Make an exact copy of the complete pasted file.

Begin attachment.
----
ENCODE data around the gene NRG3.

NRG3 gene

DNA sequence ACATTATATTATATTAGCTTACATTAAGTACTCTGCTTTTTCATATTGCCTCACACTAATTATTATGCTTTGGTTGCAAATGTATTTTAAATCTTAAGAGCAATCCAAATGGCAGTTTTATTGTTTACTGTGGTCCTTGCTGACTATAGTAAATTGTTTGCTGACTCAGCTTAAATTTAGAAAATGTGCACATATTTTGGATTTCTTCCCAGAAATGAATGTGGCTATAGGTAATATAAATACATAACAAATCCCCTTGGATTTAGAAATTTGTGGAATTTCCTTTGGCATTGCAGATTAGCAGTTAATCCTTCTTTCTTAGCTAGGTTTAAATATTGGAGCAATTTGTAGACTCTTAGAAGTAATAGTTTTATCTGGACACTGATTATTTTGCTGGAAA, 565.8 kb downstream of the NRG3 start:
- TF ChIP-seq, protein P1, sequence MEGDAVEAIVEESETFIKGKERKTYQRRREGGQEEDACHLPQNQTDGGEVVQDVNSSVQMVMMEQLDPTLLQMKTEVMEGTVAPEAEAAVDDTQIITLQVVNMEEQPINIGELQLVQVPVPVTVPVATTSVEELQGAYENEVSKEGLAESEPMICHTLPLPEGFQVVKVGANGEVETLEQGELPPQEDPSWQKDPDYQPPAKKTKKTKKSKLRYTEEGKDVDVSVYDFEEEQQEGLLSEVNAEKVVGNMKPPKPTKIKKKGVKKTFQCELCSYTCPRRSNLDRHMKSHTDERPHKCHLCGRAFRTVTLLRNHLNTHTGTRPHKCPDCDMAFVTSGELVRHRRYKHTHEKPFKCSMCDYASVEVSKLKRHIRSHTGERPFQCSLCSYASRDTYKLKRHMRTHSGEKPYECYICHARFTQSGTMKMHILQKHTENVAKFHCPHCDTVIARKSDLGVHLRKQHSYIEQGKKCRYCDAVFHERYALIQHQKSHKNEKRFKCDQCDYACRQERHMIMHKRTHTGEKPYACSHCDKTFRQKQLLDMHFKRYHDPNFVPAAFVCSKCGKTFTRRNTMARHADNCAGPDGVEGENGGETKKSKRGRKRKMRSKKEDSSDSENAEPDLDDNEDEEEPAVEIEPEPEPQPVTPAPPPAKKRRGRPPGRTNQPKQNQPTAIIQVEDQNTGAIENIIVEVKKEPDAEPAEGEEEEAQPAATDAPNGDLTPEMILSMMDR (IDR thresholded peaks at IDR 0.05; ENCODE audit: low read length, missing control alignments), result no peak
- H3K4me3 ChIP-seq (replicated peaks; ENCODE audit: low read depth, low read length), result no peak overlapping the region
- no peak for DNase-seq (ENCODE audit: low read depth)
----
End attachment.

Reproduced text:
ENCODE data around the gene NRG3.

NRG3 gene

DNA sequence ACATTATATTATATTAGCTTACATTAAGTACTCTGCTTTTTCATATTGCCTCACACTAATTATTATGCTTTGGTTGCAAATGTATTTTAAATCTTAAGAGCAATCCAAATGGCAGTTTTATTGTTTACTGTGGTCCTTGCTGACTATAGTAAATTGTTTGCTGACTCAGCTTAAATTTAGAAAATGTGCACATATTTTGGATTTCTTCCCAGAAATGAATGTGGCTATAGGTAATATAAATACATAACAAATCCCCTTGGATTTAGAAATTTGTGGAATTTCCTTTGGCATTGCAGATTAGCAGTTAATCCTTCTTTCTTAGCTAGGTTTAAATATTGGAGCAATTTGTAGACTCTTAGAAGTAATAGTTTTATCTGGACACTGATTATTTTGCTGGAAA, 565.8 kb downstream of the NRG3 start:
- TF ChIP-seq, protein P1, sequence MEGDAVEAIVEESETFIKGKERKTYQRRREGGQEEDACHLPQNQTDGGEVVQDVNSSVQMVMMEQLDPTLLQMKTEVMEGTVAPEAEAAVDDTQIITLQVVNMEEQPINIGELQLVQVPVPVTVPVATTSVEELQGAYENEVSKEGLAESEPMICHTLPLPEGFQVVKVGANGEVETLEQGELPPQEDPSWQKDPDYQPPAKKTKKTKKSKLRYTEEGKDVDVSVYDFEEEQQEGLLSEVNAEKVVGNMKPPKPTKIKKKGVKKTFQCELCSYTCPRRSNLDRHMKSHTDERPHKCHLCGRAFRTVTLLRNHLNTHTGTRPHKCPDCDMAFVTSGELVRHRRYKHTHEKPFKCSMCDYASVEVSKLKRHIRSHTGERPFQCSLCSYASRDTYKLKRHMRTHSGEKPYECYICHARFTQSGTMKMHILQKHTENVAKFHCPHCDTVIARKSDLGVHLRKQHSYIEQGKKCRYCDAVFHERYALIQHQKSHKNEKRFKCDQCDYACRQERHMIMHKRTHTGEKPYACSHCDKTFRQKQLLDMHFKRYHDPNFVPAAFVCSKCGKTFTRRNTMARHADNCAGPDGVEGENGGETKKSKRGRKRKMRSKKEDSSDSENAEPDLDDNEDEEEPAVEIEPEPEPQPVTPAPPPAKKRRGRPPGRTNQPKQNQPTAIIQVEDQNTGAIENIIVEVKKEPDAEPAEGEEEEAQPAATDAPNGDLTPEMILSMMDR (IDR thresholded peaks at IDR 0.05; ENCODE audit: low read length, missing control alignments), result no peak
- H3K4me3 ChIP-seq (replicated peaks; ENCODE audit: low read depth, low read length), result no peak overlapping the region
- no peak for DNase-seq (ENCODE audit: low read depth)